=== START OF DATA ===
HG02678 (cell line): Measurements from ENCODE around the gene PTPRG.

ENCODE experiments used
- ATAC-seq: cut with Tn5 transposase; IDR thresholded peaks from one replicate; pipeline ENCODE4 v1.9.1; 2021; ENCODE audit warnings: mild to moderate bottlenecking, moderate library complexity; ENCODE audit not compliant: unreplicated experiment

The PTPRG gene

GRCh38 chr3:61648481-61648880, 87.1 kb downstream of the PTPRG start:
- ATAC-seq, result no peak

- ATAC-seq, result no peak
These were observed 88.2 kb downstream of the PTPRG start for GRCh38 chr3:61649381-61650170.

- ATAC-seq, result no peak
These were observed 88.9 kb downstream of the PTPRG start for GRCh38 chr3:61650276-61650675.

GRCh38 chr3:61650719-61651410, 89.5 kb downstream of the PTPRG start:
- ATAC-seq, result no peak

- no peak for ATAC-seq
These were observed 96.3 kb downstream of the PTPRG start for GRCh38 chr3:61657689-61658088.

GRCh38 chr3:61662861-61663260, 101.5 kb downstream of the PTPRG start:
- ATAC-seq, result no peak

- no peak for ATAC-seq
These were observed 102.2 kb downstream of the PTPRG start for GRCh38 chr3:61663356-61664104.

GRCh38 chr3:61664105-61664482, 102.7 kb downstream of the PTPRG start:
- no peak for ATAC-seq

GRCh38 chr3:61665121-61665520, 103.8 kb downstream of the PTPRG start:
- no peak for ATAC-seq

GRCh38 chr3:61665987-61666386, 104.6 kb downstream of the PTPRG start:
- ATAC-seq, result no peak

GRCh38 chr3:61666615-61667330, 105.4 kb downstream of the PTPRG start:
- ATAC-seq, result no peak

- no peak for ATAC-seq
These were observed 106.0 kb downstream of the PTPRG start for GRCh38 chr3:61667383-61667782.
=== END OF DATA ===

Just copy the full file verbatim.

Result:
HG02678 (cell line): Measurements from ENCODE around the gene PTPRG.

ENCODE experiments used
- ATAC-seq: cut with Tn5 transposase; IDR thresholded peaks from one replicate; pipeline ENCODE4 v1.9.1; 2021; ENCODE audit warnings: mild to moderate bottlenecking, moderate library complexity; ENCODE audit not compliant: unreplicated experiment

The PTPRG gene

GRCh38 chr3:61648481-61648880, 87.1 kb downstream of the PTPRG start:
- ATAC-seq, result no peak

- ATAC-seq, result no peak
These were observed 88.2 kb downstream of the PTPRG start for GRCh38 chr3:61649381-61650170.

- ATAC-seq, result no peak
These were observed 88.9 kb downstream of the PTPRG start for GRCh38 chr3:61650276-61650675.

GRCh38 chr3:61650719-61651410, 89.5 kb downstream of the PTPRG start:
- ATAC-seq, result no peak

- no peak for ATAC-seq
These were observed 96.3 kb downstream of the PTPRG start for GRCh38 chr3:61657689-61658088.

GRCh38 chr3:61662861-61663260, 101.5 kb downstream of the PTPRG start:
- ATAC-seq, result no peak

- no peak for ATAC-seq
These were observed 102.2 kb downstream of the PTPRG start for GRCh38 chr3:61663356-61664104.

GRCh38 chr3:61664105-61664482, 102.7 kb downstream of the PTPRG start:
- no peak for ATAC-seq

GRCh38 chr3:61665121-61665520, 103.8 kb downstream of the PTPRG start:
- no peak for ATAC-seq

GRCh38 chr3:61665987-61666386, 104.6 kb downstream of the PTPRG start:
- ATAC-seq, result no peak

GRCh38 chr3:61666615-61667330, 105.4 kb downstream of the PTPRG start:
- ATAC-seq, result no peak

- no peak for ATAC-seq
These were observed 106.0 kb downstream of the PTPRG start for GRCh38 chr3:61667383-61667782.